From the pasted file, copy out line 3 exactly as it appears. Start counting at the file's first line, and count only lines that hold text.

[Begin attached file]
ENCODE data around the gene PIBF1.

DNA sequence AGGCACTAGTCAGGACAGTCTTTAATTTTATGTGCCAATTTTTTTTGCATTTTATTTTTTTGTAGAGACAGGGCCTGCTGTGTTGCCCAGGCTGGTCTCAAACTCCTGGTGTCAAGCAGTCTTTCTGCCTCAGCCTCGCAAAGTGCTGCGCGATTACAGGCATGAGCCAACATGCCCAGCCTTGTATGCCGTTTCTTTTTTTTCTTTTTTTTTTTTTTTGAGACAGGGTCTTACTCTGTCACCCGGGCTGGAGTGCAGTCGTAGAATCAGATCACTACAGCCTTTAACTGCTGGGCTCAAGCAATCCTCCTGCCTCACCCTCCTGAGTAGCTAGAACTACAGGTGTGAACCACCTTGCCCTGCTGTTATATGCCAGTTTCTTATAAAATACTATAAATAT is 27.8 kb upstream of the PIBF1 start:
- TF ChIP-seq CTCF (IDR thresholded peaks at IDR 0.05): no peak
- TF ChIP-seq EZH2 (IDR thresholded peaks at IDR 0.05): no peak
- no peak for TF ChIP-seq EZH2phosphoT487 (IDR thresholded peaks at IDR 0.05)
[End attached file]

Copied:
- TF ChIP-seq CTCF (IDR thresholded peaks at IDR 0.05): no peak